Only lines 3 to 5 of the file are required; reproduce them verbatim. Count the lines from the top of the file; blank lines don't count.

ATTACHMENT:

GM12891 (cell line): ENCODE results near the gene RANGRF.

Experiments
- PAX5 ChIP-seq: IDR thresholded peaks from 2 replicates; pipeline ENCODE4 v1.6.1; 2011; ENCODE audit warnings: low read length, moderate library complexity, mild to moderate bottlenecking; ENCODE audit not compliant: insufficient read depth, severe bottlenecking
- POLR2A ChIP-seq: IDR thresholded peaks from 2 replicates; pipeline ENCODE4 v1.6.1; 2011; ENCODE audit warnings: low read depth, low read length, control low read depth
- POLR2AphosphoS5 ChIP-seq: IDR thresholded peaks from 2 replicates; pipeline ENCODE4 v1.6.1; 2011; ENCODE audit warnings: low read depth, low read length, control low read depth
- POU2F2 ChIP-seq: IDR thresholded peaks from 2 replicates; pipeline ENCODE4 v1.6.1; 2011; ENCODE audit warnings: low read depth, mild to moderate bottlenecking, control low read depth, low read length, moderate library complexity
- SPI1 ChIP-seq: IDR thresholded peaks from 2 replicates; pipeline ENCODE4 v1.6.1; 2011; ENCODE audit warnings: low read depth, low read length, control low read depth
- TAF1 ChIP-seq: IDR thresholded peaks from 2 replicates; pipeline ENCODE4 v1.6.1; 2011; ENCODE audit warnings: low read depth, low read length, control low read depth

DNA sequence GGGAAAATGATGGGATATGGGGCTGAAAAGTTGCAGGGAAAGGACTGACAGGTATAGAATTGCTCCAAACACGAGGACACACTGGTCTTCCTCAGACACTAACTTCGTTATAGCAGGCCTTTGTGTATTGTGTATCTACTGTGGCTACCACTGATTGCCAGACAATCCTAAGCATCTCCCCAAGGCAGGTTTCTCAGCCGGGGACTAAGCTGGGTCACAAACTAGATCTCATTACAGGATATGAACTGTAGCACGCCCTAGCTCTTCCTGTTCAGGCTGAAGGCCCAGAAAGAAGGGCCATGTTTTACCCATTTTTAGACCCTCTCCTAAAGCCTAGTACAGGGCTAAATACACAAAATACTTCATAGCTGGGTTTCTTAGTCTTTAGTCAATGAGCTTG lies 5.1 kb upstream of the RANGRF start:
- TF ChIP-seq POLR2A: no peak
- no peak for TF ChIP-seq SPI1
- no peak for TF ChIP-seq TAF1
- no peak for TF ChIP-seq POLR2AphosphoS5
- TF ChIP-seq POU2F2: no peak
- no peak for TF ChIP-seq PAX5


- PAX5 ChIP-seq: IDR thresholded peaks from 2 replicates; pipeline ENCODE4 v1.6.1; 2011; ENCODE audit warnings: low read length, moderate library complexity, mild to moderate bottlenecking; ENCODE audit not compliant: insufficient read depth, severe bottlenecking
- POLR2A ChIP-seq: IDR thresholded peaks from 2 replicates; pipeline ENCODE4 v1.6.1; 2011; ENCODE audit warnings: low read depth, low read length, control low read depth
- POLR2AphosphoS5 ChIP-seq: IDR thresholded peaks from 2 replicates; pipeline ENCODE4 v1.6.1; 2011; ENCODE audit warnings: low read depth, low read length, control low read depth